6 cool open-source projects built in Bristol and Bath

Some of Bristol and Bath's best collaborative open-source software and tools available to use for free
12th February 2018

High-quality tools and software can dramatically improve lives and grow businesses – but it often comes at a cost.

Open source projects offer a way around this, promoting an open and collaborative effort where anyone with a useful skill – be that software development, design or project management for example – can contribute to building something that can be used by anyone around the world… for free!

Given the collaborative nature of the South West tech and digital community, we thought we’d gather up some of the most exciting and impactful open-source projects built in the region.

Openflexure microscopes

Dr Richard Bowman from the Department of Physics at the University of Bath has designed 3D-printed open-source microscopes in collaboration with the University of Cambridge and Tanzanian company STICLab.

The microscopes use mass-produced lenses, a low-cost Raspberry Pi controller board and a 3D-printed plastic frame costing less than £30 – making them perfect for use in developing countries for disease diagnosis and scientific research.

TIGRE – medical imaging

The University of Bath teamed up with CERN – the European Organization for Nuclear Research – to build new open-source algorithms for medical imaging, the TIGRE toolbox.

The 3D x-ray image reconstruction toolbox offers a simple and low-cost way for improving medical imaging and cancer diagnosis with dramatically decreased radiation exposure for the patient.

The TIGRE project also takes things further, aiming to build a stronger bridge between algorithm researchers and imaging researchers, by encouraging and supporting contributions from both sides.

Open Bionics

Joel Gibbard, founder of bristol-based robotics company openbionics holds a prosthetic handOpen Bionics originally began as the ‘Open Hand Project’, founded by Joel Gibbard (pictured right), to provide the blueprint for a fully-customisable 3D printed robotic prosthetic arm bringing the cost of the device from tens of thousands of pounds to as little as £600.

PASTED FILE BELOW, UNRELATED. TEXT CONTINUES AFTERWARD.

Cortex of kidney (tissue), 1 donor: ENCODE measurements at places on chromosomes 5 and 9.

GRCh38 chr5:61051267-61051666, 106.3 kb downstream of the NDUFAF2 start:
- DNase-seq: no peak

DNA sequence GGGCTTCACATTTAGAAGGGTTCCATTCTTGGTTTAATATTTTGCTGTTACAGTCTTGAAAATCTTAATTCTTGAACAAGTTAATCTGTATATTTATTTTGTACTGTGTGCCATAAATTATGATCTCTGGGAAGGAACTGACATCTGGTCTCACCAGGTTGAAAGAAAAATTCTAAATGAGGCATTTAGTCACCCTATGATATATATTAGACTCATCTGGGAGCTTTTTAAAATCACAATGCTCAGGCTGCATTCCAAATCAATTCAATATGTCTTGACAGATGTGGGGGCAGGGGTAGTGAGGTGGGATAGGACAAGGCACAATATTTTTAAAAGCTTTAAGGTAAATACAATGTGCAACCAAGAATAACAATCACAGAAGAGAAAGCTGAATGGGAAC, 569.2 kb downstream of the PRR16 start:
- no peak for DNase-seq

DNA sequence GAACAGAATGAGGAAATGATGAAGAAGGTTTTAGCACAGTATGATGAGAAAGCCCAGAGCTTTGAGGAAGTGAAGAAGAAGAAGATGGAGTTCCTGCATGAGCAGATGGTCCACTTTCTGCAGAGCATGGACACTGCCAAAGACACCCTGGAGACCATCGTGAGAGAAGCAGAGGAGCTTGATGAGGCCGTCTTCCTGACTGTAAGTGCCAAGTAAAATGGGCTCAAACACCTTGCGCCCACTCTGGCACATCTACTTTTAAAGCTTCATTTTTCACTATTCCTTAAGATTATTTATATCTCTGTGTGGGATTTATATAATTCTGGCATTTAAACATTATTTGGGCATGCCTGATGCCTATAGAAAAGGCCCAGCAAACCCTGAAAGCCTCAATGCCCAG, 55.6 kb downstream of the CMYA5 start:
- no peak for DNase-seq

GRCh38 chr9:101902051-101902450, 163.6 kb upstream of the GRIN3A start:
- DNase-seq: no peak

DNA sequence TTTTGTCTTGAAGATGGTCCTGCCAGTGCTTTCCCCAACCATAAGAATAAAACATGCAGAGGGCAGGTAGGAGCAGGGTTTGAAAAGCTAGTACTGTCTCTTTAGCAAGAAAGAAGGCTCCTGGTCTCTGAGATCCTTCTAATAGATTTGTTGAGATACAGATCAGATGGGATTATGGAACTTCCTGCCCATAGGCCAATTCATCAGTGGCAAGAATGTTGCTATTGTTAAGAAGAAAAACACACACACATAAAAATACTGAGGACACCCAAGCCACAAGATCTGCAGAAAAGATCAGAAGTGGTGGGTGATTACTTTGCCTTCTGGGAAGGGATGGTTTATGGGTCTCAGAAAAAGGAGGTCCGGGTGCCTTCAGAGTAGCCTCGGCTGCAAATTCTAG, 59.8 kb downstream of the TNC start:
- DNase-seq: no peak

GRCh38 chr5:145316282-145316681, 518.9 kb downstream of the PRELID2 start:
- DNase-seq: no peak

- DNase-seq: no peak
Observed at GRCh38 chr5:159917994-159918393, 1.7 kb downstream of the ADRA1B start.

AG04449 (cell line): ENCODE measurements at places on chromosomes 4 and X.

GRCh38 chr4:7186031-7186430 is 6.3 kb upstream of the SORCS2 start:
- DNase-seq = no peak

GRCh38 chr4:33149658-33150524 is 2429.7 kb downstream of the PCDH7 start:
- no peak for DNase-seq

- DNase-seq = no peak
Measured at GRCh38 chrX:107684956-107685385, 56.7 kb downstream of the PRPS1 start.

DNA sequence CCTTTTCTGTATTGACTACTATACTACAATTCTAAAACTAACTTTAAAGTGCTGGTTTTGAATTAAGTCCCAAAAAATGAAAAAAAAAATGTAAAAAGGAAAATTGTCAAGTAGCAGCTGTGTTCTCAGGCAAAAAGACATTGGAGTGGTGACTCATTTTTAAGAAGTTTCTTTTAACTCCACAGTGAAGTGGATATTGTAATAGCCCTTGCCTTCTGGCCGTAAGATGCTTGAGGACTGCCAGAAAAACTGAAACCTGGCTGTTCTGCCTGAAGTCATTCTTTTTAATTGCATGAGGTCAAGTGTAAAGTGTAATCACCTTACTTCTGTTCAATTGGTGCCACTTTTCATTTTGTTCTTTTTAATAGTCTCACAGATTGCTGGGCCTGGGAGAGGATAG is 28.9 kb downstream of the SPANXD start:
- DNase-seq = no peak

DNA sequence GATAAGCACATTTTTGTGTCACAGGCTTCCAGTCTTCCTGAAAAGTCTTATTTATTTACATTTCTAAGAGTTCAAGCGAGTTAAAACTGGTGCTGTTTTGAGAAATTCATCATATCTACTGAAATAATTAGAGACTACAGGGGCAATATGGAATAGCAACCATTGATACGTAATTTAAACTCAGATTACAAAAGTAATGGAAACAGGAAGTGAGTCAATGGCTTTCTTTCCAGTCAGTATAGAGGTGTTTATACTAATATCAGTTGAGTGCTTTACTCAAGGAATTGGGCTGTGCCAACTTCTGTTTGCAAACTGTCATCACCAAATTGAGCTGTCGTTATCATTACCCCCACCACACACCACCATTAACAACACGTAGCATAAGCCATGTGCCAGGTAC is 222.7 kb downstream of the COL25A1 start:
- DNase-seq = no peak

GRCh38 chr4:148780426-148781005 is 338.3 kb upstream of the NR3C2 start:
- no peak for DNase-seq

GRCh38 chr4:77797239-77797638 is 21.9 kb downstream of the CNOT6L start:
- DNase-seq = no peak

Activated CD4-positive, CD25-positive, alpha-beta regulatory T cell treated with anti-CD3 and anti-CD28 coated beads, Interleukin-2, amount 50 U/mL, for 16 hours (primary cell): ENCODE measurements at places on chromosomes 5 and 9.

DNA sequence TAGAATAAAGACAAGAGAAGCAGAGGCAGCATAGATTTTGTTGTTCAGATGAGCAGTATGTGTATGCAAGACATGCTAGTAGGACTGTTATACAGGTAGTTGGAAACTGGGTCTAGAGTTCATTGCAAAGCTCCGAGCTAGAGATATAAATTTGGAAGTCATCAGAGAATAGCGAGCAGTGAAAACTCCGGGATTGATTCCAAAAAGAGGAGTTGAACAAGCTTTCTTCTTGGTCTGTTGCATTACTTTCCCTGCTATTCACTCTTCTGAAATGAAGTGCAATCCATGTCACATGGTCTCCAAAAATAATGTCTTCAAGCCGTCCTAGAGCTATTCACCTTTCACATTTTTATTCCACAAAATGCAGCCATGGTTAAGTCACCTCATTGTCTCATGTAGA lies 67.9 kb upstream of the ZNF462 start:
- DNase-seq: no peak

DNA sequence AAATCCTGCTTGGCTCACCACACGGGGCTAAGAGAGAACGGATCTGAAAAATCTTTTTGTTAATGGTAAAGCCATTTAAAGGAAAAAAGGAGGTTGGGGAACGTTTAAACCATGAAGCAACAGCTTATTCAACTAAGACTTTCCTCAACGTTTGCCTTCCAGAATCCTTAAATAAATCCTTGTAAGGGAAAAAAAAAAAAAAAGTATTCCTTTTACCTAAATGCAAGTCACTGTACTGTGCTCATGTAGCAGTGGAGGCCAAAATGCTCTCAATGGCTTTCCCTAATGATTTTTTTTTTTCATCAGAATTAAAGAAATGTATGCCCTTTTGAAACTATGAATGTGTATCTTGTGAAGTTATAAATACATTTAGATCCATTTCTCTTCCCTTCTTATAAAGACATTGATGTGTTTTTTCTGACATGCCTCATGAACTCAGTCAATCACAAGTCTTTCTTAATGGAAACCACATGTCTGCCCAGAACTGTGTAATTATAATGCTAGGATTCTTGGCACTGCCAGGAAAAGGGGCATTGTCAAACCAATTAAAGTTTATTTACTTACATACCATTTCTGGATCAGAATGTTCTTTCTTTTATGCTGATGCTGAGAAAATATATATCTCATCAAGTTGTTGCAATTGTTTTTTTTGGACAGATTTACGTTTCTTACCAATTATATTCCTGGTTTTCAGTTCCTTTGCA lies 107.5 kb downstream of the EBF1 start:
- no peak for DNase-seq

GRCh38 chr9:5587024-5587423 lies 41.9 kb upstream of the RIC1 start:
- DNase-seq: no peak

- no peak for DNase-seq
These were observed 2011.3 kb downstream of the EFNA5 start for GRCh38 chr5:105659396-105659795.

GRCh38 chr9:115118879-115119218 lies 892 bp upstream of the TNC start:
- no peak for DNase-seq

And despite forming into award-winning robotic prosthetics company Open Bionics, their most up-to-date electronics and software is still available for use by hobbyists and amputees on the Open Bionics Github page.

FreeRTOS

FreeRTOS is an open-source market-leading real-time operating system (RTOS) for microcontrollers and small microprocessors.

It was developed in 2003 by Richard Barry (pictured left), a Bristol-based engineer, and soon became one of the top RTOS’s used by designers around the world – reaching one download every 260 seconds.

Its popularity and use is so high that last year web giant Amazon came on board with the project, whilst still keeping it open-source, to help support the software’s growth and upkeep whilst enabling them to create their own version of the product to support Amazon Web Services and in Internet of Things use cases.

Bristol Pound app

In 2012, Bristol became the first city in the UK to develop its own local currency – the Bristol Pound. The currency quickly grew in use across the city, but with increasing numbers of the population using contactless payment methods and mobile technologies to pay, this Bristolian bank decided to launch its very own app.

The app was built by a team from Bristol-based software consultancy Scott Logic who donated their time for free to develop the open-source app which allows its users to manage their account and make payments in just a few taps.

If you’re interested in the technical ins and outs of the Bristol Pound app, and how they successfully used other open-source technologies to build it – you should check out Scott Logic’s Bristol Pound blog.

Libraries.io

Although the projects we’ve shared above are all up-to-date, useful and secure, as invaluable as open-source code can be for developers, projects are often left unmaintained and vulnerable to security issues.

So it’s only fair to mention the great work of Libraries.io – a Bath-based project aiming to solve this by monitoring over 2.5M open source libraries across 36 different package managers to help developers ensure they are using the latest version of the code.

It also acts as a great open-source tool-finding search engine to help people make informed decisions about what software they use in their projects.

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